Tennis: McNeil wins with minimal effort

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The Independent Online
IN cricket it would be called the West Indies effect. That is: everything else looks easy to thump to the boundary after Curtly, Courtney and colleagues have been trying to knock your block off from whites-of-their-eyes range.

Lori McNeil had faced what in women's tennis stands in for a six- foot-plus fast bowler with malevolent intent, Brenda Schultz's serve, in the DFS Classic on Saturday so when it came to yesterday's final and Zina Garrison Jackson's gentle medium pacers, the ball looked to be on its hands and knees asking to be knocked for the equivalent of a four or a six.

The outcome was a 6-2, 6-2 romp in 67 minutes, which was as one-sided as the scoreline suggests. Indeed McNeil, who collected pounds 15,161 for her victory and who has now won one of Britain's pre- Wimbledon grass-court championships in each of the last three years, can rarely have had to work so little to win a final.

Garrison Jackson, a Wimbledon finalist four years ago, said she was tired after playing three matches the previous day and, frankly, she looked it. It was a laboured, weary top seed who was on Edgbaston Priory's Centre Court yesterday.

'It happened to me last year,' McNeil conceded. 'I had to play three matches the day before the final and it caught up with me.' McNeil generously chose to omit that, 12 months ago, she not only won the singles - also beating Garrison Jackson in the final - but the doubles too.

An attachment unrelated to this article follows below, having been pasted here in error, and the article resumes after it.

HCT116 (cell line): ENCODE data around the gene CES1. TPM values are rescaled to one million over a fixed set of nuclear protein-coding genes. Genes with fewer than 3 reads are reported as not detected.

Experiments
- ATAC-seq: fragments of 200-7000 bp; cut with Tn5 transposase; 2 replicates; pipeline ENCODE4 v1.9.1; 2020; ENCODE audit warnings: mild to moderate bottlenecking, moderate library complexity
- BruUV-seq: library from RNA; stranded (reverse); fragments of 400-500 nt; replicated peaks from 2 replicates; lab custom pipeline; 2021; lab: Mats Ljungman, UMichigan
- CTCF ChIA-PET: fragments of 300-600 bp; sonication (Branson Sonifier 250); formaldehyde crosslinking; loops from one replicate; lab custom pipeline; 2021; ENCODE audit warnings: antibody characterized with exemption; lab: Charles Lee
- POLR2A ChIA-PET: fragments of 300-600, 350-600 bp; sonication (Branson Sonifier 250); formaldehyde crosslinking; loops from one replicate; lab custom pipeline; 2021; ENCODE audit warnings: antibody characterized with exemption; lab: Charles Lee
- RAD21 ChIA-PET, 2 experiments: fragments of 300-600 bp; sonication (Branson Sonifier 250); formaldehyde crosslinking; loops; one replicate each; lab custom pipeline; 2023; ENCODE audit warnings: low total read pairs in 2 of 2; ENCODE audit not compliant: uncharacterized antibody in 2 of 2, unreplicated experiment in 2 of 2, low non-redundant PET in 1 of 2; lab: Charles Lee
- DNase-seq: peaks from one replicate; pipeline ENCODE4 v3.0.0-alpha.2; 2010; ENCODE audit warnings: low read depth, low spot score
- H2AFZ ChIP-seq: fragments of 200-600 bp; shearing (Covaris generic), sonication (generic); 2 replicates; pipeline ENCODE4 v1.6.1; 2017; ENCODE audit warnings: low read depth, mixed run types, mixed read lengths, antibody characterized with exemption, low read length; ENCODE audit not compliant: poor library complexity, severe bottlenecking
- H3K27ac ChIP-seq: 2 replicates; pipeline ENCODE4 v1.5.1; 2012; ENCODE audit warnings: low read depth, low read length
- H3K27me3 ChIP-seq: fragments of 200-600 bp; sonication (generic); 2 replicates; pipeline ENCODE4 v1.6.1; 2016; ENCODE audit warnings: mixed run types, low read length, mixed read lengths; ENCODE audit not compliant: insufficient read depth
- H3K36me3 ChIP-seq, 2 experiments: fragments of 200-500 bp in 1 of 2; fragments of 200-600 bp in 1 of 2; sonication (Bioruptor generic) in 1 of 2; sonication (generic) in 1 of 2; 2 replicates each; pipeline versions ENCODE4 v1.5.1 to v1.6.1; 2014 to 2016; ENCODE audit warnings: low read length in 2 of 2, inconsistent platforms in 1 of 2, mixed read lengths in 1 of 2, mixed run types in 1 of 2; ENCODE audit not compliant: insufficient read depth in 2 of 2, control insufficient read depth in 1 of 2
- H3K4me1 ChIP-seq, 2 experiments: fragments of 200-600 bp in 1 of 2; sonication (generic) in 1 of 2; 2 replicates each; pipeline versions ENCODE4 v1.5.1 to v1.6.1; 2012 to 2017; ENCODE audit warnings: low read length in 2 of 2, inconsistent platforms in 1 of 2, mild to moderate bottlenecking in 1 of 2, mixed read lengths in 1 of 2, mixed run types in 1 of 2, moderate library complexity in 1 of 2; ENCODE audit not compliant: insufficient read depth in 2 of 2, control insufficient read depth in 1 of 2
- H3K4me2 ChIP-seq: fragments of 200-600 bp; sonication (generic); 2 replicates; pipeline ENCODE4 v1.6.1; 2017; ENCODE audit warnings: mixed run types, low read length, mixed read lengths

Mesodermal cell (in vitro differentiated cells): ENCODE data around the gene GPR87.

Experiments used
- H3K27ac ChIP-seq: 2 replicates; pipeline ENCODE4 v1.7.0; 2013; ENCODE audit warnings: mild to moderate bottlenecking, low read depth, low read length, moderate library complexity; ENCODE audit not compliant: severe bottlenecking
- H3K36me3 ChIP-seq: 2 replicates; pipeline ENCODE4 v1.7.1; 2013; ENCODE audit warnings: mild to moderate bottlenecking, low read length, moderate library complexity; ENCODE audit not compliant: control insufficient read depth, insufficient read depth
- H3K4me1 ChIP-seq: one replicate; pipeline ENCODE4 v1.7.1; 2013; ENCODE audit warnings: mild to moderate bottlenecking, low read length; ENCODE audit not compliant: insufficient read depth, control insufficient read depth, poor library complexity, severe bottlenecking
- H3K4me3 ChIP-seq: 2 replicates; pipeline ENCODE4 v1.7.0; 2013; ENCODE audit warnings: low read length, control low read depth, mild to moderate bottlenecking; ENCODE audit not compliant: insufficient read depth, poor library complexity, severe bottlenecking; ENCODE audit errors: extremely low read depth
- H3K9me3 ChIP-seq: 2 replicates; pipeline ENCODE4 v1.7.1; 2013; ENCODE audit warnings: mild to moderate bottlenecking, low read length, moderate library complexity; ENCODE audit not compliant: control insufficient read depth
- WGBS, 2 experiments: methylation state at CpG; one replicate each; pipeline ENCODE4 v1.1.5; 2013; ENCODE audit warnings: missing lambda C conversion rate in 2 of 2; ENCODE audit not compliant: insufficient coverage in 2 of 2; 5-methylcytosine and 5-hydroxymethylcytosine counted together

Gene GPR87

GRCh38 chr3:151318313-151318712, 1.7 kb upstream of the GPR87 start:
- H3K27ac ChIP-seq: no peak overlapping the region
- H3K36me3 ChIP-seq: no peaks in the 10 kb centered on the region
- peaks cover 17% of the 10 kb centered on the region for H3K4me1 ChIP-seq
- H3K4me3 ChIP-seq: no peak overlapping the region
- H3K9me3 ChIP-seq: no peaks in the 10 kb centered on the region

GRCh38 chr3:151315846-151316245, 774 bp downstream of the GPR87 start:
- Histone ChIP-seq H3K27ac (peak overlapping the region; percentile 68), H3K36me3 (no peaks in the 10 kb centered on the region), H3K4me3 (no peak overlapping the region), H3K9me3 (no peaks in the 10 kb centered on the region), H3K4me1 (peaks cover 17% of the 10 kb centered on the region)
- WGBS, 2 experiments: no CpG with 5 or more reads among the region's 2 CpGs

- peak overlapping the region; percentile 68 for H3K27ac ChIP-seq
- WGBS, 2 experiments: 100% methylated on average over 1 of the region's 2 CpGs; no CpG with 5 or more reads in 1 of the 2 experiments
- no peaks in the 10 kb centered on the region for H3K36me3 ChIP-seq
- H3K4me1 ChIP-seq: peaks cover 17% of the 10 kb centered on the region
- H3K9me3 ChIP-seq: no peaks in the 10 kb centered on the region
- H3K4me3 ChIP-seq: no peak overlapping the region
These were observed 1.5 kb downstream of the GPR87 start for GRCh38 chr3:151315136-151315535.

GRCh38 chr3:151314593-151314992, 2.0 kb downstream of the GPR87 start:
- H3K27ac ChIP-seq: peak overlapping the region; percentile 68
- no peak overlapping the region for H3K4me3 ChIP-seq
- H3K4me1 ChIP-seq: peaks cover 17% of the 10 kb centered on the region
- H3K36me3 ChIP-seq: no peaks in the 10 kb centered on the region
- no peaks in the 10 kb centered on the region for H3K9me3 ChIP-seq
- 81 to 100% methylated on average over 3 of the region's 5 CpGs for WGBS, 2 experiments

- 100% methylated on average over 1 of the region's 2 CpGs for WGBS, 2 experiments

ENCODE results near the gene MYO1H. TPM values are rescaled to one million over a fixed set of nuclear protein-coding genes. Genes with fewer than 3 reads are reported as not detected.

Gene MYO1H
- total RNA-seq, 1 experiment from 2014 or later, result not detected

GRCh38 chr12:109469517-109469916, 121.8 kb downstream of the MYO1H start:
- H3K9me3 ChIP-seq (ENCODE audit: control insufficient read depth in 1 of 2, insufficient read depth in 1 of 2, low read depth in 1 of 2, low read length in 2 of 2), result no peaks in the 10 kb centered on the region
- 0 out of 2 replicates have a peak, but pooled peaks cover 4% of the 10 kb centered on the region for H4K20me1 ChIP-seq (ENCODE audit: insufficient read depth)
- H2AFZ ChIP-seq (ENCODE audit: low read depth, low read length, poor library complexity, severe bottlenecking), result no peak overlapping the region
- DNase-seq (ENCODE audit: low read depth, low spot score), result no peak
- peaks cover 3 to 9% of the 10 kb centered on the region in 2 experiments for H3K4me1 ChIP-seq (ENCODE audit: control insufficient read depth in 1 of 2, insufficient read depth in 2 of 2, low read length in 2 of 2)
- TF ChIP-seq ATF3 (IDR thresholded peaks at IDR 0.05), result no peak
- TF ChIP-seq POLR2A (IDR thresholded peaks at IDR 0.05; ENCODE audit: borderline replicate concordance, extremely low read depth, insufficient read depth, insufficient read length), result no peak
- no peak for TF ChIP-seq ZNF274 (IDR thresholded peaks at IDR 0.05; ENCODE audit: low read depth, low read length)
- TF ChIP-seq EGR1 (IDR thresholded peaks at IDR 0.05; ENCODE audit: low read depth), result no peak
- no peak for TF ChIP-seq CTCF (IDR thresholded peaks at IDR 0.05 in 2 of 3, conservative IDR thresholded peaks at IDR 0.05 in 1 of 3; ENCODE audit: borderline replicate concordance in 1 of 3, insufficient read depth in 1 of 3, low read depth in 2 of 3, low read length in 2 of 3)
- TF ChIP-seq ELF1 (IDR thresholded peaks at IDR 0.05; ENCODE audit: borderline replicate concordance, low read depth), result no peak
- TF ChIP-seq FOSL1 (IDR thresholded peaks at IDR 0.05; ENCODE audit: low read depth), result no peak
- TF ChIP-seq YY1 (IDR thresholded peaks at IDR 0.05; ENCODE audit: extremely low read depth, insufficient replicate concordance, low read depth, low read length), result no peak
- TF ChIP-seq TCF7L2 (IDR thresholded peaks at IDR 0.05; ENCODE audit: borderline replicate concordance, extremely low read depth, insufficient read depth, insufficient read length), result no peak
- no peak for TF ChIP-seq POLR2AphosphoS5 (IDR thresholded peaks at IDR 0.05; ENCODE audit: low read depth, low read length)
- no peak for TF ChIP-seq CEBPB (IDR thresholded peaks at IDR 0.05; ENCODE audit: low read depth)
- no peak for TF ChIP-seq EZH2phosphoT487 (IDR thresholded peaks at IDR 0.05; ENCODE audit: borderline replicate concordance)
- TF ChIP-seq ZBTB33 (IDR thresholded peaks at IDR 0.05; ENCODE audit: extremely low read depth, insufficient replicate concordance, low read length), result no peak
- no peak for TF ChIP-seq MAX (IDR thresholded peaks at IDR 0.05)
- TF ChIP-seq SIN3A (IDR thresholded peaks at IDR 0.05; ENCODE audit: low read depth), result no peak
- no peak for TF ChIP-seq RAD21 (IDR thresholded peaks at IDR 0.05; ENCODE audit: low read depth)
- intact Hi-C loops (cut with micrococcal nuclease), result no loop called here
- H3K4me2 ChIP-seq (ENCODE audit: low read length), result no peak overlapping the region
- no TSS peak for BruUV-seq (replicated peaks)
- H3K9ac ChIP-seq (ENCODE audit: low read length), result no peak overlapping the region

Yesterday's match turned on the fourth game. Garrison had two break points for a 3-1 lead but when she squandered those the zest seemed to seep away from her. She was broken to 15 in the next and surrendered nine successive games before she stopped the slide. By then it was too late.

'We grew up with each other, went to the same school and shared the same coach for 12 years,' McNeil said, 'so it is always an extra- emotional match when we meet. It's like I'm playing my sister.'

Any association between a contest and yesterday's match was relative too.

A steady downpour interrupted yesterday's second semi-final in the Florence men's clay court tournament. After the delay, the Austrian Eric Fromberg beat Germany's Bernd Karbacher, 6-4, 7-6. Earlier, Uruguay's Marcelo Filippini had defeated the Italian Paolo Cane, 6-1, 6-2.

(Photograph omitted)